What Is a Quickstart Guide and How To Write One

Bradley Nice
4 min readNov 1, 2018

by Bradley Nice, Content Manager at ClickHelp.com — software documentation tool

If asked, probably any person would answer you what a quickstart guide (or a QSG for short) is, even not being a technical writer themselves. But most of them would probably confuse terms quickstart guide and getting-started guide. If you’re a technical writer or work in a similar position, you, most likely, know the difference.

If not or you’re not sure — don’t despair. Better let’s take a quick look at what a quickstart guide is and how it’s different from getting-started guide and then dive into details about the former.

Quickstart Guide is, basically, a compressed version of user manual. But so is a getting-started guide! Yes, they are somewhat similar — their goal is to provide as much info in as little volume of information as possible, quickly getting the user acquainted with your product. And yet they are completely disparate, because they differ heavily in their target audience.

A getting started guide is intended for people who are not familiar not only with your product, but with other similar products — basically, for ‘newbies’ in that field or area. In this guide users wanna see some basic concepts of your product, ideally — detailed setup guidelines and explanations about each step they are making and why they are doing what you’re telling them to do.

QSG, on the contrary, is for professionals in that particular area. They are familiar with your product, or used something similar and they don’t want to know what to do — they wanna know how they do it with your particular product.

Now that we’ve got that out of our way, let’s move on and talk about quickstart guides.

A very important thing is to base QSG on your user manual. After all, it’s what it is — a short version of the latter. If you start writing one thing in your qsg and manual has completely different structure and topics, it will be highly confusing. The best practice here (at least in my experience) is to take table of contents from user manual and work your way down. This way your qsg will have the same structure and you will be sure to touch on every subject you have to. Of course, you can skip some parts, if you think they won’t fit in the quickstart guide.

Structurally, quickstart guides can be written either in sequential order, where your users have to complete steps in a specific order, or just as a series of tasks, which can be done in any order, but all of them are required to be completed. It’s totally up to you and depends on your product. Also don’t be afraid to incorporate visuals — insert screenshots or photos with instructions or guides on them. Emphasize the button user needs to click, point at it with an arrow — do everything to make sure it’s perfectly clear what has to be done. But don’t treat your audience as newbies — if, say, your tool has only one ‘NEXT STEP’ button on the page, just say “continue to next step” instead of “find a little blue button in the left-hand bottom corner of the page with ‘next step’ text on it”.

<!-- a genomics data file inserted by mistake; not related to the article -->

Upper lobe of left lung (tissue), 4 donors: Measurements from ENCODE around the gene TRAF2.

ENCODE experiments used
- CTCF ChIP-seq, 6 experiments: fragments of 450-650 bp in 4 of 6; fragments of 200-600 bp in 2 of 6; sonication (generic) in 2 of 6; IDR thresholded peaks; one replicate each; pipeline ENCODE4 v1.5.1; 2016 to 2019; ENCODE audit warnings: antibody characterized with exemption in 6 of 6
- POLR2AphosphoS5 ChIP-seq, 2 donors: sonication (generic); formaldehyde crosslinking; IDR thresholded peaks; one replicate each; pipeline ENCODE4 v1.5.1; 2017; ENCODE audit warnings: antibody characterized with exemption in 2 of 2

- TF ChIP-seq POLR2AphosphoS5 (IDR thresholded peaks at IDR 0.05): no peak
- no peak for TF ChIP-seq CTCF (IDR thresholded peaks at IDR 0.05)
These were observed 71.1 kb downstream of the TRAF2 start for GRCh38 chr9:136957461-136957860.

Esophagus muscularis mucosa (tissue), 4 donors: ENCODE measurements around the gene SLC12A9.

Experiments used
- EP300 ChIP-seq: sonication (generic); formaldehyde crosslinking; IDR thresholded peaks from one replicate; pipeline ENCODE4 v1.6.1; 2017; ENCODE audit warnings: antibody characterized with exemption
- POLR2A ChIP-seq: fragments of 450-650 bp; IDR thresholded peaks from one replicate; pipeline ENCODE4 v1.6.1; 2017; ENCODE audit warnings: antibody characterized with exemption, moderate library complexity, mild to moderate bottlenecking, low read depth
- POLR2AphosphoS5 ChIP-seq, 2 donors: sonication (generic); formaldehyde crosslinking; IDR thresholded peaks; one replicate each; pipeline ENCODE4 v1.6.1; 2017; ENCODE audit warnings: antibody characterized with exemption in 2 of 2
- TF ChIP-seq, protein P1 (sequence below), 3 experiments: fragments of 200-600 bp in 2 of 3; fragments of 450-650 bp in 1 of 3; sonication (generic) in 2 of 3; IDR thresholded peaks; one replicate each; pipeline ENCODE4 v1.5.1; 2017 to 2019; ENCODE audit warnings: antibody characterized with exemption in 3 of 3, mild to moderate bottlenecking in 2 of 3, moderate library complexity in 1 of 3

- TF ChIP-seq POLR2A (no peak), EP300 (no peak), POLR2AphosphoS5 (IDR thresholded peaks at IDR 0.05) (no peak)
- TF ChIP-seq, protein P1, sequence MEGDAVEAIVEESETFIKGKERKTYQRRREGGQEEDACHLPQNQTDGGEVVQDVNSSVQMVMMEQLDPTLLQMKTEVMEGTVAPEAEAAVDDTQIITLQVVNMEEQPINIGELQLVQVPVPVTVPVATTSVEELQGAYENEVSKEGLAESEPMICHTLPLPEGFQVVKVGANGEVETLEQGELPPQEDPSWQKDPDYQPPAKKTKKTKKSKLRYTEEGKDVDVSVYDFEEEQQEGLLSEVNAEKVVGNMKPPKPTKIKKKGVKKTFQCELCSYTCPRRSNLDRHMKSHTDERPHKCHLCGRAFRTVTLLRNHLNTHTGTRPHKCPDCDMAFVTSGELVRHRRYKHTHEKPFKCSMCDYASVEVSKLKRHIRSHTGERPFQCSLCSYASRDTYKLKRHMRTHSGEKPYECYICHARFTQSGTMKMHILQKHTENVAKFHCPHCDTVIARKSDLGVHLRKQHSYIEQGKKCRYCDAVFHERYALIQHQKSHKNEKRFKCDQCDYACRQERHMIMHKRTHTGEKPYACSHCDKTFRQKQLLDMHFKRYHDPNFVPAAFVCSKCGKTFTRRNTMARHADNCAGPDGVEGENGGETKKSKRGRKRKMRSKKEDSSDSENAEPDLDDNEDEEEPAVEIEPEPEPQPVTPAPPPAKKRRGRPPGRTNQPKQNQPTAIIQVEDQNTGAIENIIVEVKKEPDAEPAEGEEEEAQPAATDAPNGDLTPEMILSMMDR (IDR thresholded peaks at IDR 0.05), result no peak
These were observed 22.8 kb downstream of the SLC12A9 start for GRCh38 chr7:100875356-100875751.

Also take note of the user feedback. Check the most viewed sections of your knowledge base or your FAQ section and correct your qsg accordingly. After all — you’re writing this for users, so you have to provide them with info that is relevant and will help the most.

Quite briefly, but we’ve covered the basics here. The article could’ve ended here, but I feel like I have something else to offer, so I’m going to share some good practices you can use while writing a quickstart guide.

  • Try addressing your users directly. Don’t distance yourself from them. Avoid using phrases like “User should this… User have to that…”. Speak directly to them — “You need to… You have to…”. They will feel that you’re talking to them, instead of referring to some abstract ‘customer’ or ‘user’.
  • Explain the outcome and state the overall purpose of the guide. Users need to see what they will get at the end of QSG without reading it first. At the very beginning they should already know if this guide is right for them or they should continue searching.
  • Clear headings are your friends. Don’t overload them with complex sentences, and don’t make them too vague as well. Users need to know what each section is about without reading it.
  • Along with headings, you should not overcomplicate the text itself. Use plain, simple sentences so users can run through your manual quicker.
  • Use consistent formatting throughout the document. When you use the same formatting in each section, users will quickly grasp it and finding info will be easy-peasy, ’cause, for example, they will know that they find code snippets at the end of each section, and some tips are provided in italic.

Have a nice day!

Bradley Nice, Content Manager at ClickHelp.com — best online documentation tool for SaaS vendors



Bradley Nice

Content Manager at https://medium.com/level-up-web 👈. I write about web design, web development and technical writing. Follow me on Twitter and Facebook